Following are some extracts from
the proposed new ldw, which the
aforesaid organizations are seeking to '
have passed, and are to be added to '
Article 99 of the Code of Public Gen
eral Laws and to be known as Sections
67 to 74:
67. Provides that all persons shall
obtain a licenses to hunt in the state
of Maryland. Issued by the clerks of '
the Circuit Courts in the counties,
and the clerk of the Superior Court of
Baltimore City. If a non-resident of
the state, the cost is SIO.OO. If a non
resident land owner to the assessed
value of $500.00, the cost is $1.00; if a
resident of the state, the cost is $1.00;
can be obtained by mail; expires June
1 each year and is not transferable.
68. Requires the licensee to sign
the license in ink, and requires per
sons to have licenses in their posses
sion when hunting.
69. Provides that owners of farm
lands, their children or tenants shall
have a right to hunt on said lands
without any license.
70. Provides that clerks shall semi
annually transmit to the State Treas
urer all money received from licenses,
excepting the fees allowed them for
issuing same, said money to be placed
to the credit of “The State Game Pro
tection Fund,” to be used by the
State Game Warden for game protec
tion; also provides that the state Game
Warden shall file an annual account,
show vouchers for his expenditures,
and give bond for the handling of the
- 71. Provides for a paid Deputy
Game Warden in each county, who
shall receive a salary of $600.00 p ; er
annum "and be allowed an expense
account of not more than $200.00, and
one in Baltimore City, who shall act
as Assistant Game Warden and re
ceive a salary of $800; defines their
duties, requires them to report semi
annually and safeguards their ex
penditures. Their terms are for two
years, recommended by The State
Game Warden, approved by the Coun
ty Commissioners and commissioned
by the Governor.
72. Provides that the money to the
credit of the State Game Protection
Fund shall be expended for the sal
ary of Game Wardens, and the neces
sary expenses of enforcing the laws,
and the balance to be used for pro
tection and propagation of game and
for no other purpose.
" 73. Provides a penalty of SIO.OO to
$25.00 for a violation of any provis
ions of the law, gives jurisdiction to
the Justices of the Peace, and gives
one-half the fine collected to the in
former or person procuring the con
viction, and the other half goes to
The State Game Protection Fund.
74. Exempts the Wardens from
personal liability in enforcing the law.
Takes effect June Ist, 1914.
Interest Increasing as the Close
of the Season Draws Near—Read,
Ladies, Read and See What’s
i Store for You.
Ttfe home team has made some prog
ress the past week, and is still mak
ing some strides toward capturing the
In Cumberland, last Saturday, the
manager of the roundups put in a new
umpire, and our boys here say he is
really, the worst ever. His name is
Hitechew, and he is a product of the
dark lands around the Egyptian field,
selected by Mgr. Russler to umpire
there, and no place but there. We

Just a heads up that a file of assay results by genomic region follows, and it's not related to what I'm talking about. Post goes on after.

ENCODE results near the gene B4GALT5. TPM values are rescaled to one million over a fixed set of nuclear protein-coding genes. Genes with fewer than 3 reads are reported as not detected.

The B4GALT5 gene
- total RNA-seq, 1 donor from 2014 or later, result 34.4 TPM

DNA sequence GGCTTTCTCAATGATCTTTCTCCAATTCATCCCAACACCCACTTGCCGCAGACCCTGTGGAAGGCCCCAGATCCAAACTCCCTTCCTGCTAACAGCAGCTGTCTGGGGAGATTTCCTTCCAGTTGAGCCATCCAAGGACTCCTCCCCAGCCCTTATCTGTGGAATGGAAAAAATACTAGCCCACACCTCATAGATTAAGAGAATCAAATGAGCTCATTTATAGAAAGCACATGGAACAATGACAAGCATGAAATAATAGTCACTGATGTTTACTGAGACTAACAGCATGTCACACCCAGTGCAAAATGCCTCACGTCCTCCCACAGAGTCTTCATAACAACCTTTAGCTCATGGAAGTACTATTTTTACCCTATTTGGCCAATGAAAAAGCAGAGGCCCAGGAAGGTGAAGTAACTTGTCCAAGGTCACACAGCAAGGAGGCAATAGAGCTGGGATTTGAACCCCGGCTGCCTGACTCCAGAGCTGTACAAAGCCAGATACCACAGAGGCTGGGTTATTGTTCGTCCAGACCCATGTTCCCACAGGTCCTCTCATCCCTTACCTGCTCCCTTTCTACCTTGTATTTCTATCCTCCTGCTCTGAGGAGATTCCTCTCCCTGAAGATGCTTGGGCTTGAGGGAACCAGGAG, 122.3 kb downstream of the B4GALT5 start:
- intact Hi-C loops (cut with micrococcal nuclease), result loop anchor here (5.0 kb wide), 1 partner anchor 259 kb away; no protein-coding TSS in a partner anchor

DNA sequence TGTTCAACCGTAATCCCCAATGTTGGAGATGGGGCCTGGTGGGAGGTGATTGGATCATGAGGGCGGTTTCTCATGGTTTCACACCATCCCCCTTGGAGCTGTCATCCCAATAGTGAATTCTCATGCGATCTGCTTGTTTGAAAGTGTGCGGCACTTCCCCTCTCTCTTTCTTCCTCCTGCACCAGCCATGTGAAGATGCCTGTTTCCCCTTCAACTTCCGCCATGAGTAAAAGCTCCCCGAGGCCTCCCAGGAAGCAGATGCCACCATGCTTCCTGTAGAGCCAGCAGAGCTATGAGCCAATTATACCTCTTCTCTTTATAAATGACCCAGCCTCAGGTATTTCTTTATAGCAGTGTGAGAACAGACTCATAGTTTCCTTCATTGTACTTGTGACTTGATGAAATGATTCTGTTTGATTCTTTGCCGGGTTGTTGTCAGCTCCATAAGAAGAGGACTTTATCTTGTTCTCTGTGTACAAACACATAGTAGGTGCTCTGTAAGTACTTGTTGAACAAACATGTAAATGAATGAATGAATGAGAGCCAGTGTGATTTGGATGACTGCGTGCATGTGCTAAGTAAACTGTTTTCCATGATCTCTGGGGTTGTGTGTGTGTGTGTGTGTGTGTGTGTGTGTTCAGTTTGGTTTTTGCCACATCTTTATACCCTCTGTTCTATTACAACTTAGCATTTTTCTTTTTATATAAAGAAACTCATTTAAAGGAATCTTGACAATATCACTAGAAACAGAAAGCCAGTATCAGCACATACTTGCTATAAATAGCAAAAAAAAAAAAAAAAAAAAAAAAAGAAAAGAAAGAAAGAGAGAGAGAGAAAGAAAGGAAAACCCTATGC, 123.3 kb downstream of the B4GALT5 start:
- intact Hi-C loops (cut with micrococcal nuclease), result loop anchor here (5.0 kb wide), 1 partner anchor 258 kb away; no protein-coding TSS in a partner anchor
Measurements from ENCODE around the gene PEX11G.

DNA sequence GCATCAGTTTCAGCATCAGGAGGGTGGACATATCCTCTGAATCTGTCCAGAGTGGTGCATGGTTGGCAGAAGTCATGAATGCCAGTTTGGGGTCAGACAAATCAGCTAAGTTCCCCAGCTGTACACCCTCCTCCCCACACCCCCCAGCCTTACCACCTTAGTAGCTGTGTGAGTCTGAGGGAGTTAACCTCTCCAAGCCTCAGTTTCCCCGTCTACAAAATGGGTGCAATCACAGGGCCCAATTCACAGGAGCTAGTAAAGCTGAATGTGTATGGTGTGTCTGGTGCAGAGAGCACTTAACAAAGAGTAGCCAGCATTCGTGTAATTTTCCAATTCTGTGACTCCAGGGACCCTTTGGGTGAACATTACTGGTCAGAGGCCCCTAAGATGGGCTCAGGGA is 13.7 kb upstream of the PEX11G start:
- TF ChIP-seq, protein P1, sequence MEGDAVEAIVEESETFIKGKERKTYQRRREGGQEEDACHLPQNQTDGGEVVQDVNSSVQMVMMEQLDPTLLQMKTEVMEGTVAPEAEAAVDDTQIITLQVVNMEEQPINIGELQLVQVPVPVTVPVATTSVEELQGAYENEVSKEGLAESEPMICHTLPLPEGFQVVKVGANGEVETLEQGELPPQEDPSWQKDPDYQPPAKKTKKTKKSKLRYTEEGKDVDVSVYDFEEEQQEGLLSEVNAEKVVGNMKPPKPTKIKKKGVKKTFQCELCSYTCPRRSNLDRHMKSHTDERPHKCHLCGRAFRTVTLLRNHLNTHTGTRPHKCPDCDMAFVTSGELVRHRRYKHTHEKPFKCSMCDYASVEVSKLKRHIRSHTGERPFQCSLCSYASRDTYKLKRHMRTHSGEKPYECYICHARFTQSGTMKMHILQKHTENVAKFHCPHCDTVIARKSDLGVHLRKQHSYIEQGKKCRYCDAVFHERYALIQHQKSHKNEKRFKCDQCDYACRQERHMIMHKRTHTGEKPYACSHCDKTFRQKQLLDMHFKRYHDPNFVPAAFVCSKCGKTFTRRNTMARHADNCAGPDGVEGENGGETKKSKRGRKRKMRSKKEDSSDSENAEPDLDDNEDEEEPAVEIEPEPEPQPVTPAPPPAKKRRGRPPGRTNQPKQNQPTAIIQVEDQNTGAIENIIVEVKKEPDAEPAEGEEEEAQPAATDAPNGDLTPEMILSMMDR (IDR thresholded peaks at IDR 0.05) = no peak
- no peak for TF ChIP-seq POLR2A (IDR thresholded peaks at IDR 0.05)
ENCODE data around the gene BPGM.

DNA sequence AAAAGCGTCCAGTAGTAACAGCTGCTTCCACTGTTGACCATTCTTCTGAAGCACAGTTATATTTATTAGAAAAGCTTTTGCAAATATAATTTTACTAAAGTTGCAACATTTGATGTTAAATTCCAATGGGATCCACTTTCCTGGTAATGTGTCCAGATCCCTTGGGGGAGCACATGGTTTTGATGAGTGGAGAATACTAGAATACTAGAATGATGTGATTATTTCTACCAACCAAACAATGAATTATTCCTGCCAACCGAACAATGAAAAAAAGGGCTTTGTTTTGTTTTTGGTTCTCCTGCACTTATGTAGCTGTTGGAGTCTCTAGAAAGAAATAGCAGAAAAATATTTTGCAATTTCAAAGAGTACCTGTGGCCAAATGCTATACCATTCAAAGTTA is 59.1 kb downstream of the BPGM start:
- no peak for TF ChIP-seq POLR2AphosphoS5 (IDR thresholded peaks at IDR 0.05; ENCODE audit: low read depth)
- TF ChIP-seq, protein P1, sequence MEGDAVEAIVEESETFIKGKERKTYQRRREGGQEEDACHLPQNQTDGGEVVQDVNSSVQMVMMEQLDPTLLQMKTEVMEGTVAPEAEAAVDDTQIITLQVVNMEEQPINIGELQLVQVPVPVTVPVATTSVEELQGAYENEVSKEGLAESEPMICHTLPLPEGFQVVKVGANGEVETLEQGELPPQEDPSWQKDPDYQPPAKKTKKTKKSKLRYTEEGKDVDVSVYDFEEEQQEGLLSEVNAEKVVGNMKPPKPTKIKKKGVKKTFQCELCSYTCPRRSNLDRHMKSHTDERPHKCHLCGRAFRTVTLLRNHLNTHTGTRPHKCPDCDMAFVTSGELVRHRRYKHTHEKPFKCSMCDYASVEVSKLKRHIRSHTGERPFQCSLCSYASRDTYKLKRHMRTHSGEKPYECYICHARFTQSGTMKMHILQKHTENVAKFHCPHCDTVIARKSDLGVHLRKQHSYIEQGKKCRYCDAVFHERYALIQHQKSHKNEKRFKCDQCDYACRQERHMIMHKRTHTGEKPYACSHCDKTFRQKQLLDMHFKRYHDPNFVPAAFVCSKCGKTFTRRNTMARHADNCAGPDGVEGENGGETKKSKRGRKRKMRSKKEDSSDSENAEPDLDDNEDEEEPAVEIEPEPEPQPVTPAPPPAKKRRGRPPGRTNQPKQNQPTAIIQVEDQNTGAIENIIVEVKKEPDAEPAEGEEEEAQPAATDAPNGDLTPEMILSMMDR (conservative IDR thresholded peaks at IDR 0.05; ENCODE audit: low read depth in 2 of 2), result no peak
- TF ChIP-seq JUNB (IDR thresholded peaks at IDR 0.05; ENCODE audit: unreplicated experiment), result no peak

are certainly pleased that we won’t
have to play any more games with
Mr. Hitechew as the “arbiter,” and
our sympathy goes out to any team
that is so unfortunate as to have to
play ( ball with this man holding the
indicator. No more of this umpiring
on Cumberland exclusively.
Piedmont will play here next Sat
urday, their second game since the
series began, and on Wednesday, 24th
iust., Midland will be here for the last
game of the season. The manage
ment has decided to make this the
greatest game of the season. It will
be designated “Ladies’ Day.” Five
hundred invitations will be sent out to
the ladies of Frostburg and vicinity,
and every lady who is at all interest
ed in the good old national game will
be invited. A handsome prize will be
presented to the prettiest lady on the
grandstand, and a valuable prize will
be awarded the homeliest man on the
bleachers. Competent judges will be
selected to make the awards.
Our team has only five more games
to play; one with Cumberland and
two each with Piedmont and Midland.
It is hoped that they will continue to
plaj- good, hard, honest ball, and land
the flag right here in this good old
Game Laws Ready for Distribution.
The annual publication of the Game
Laws for the United States and Cana
da, issued by the Government, is
ready for distribution and can be had
by writing to Congressman David J.
Lewis, at Washington. It having
been reported that some errors had
crept into this publication, Mr. Lewis
recently requested the Secretary of
State, Robert P. Graham, of Mary
land, to have the publication examined 1
by the State Game Warden, and that
official reports that it gives the laws
of Maryland correctly, except as to
| Talbot county, and the bag limit for :
i English phesants, which is 4. i
Western Maryland Railway Com
pany Greatly Improves Its Facil
ities For Handling Freight.
Increased facilities for the handling
of traffic will be provided upon the
completion of the last of the passing
sidings now being built by the West
ern Maryland Railroad Company, be
tween Hagerstown and Cumberland.
There are fifteen sidings in all, thus
giving the Western Maryland the ef
fect of a double-track line the greater
part of the way between the import
ant points mentioned, and the sidings
are now nearly all completed.
The construction of the additional
passing sidings between Hagerstown
and Cumberland is a part of the im
provement program which has been